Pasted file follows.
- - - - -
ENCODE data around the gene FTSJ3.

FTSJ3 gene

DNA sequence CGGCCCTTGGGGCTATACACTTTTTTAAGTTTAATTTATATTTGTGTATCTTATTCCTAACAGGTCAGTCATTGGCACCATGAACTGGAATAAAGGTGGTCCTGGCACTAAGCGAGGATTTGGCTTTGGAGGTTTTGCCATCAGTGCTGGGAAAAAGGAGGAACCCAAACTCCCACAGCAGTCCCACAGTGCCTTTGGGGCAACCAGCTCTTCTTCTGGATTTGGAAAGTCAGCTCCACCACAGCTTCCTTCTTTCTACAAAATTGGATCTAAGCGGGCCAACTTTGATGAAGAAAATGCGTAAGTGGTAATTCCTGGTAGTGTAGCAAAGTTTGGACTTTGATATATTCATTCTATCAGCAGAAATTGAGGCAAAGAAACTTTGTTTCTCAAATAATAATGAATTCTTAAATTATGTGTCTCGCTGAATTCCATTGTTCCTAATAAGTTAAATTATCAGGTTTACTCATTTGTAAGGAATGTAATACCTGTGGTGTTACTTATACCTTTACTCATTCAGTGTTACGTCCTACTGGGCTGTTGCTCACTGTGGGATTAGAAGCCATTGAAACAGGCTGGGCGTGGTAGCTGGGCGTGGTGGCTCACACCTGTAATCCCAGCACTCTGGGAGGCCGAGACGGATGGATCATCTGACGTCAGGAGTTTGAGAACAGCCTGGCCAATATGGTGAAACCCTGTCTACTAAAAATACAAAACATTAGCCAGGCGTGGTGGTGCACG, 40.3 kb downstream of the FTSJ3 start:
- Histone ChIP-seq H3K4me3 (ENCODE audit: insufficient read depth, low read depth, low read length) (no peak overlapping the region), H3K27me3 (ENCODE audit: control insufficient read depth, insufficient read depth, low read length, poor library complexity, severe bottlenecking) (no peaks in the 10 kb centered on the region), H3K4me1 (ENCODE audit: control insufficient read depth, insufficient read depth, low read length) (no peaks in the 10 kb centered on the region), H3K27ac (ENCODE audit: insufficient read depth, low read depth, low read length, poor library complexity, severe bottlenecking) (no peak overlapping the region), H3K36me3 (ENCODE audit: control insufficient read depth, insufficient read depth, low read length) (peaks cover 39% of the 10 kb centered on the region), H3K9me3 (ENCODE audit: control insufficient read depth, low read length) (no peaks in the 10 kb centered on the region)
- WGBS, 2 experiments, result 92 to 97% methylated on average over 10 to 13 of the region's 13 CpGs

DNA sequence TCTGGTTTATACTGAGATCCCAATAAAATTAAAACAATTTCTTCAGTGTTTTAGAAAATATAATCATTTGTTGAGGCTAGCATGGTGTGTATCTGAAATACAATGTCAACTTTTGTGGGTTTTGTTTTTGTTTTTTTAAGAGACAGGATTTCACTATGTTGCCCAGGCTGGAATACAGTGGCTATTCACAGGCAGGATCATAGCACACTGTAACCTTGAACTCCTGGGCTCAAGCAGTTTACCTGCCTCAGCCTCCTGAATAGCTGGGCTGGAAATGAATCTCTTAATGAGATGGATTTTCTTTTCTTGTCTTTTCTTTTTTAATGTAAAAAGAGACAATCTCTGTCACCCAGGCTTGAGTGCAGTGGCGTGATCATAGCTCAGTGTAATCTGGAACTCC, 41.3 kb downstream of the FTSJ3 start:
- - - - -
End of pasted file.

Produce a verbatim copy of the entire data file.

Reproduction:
ENCODE data around the gene FTSJ3.

FTSJ3 gene

DNA sequence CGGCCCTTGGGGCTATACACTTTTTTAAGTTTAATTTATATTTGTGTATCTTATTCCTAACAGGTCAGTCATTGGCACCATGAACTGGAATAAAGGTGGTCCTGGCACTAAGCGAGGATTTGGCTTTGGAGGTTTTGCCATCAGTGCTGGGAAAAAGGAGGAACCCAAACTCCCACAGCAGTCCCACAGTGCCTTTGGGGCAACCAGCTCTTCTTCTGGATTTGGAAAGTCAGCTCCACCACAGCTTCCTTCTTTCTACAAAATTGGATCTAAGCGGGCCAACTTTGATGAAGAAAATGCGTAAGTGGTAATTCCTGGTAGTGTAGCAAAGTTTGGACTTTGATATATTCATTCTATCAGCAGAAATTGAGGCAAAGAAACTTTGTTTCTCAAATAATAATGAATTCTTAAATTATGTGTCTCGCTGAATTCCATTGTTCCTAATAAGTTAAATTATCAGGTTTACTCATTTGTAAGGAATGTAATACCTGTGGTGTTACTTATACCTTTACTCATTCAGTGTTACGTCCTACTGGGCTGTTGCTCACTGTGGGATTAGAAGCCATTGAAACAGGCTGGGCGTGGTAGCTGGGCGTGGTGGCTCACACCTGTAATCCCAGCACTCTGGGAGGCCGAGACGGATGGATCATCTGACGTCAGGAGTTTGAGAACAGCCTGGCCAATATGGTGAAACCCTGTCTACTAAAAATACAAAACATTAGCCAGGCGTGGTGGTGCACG, 40.3 kb downstream of the FTSJ3 start:
- Histone ChIP-seq H3K4me3 (ENCODE audit: insufficient read depth, low read depth, low read length) (no peak overlapping the region), H3K27me3 (ENCODE audit: control insufficient read depth, insufficient read depth, low read length, poor library complexity, severe bottlenecking) (no peaks in the 10 kb centered on the region), H3K4me1 (ENCODE audit: control insufficient read depth, insufficient read depth, low read length) (no peaks in the 10 kb centered on the region), H3K27ac (ENCODE audit: insufficient read depth, low read depth, low read length, poor library complexity, severe bottlenecking) (no peak overlapping the region), H3K36me3 (ENCODE audit: control insufficient read depth, insufficient read depth, low read length) (peaks cover 39% of the 10 kb centered on the region), H3K9me3 (ENCODE audit: control insufficient read depth, low read length) (no peaks in the 10 kb centered on the region)
- WGBS, 2 experiments, result 92 to 97% methylated on average over 10 to 13 of the region's 13 CpGs

DNA sequence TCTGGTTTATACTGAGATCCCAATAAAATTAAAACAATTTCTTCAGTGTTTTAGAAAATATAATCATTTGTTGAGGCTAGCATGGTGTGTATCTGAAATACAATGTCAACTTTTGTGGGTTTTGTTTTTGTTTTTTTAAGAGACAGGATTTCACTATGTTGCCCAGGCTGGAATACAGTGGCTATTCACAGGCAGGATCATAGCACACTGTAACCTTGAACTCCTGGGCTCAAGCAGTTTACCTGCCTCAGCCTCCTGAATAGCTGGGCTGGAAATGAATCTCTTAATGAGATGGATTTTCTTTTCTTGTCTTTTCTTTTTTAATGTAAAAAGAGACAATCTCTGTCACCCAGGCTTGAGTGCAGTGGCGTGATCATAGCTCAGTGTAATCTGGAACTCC, 41.3 kb downstream of the FTSJ3 start: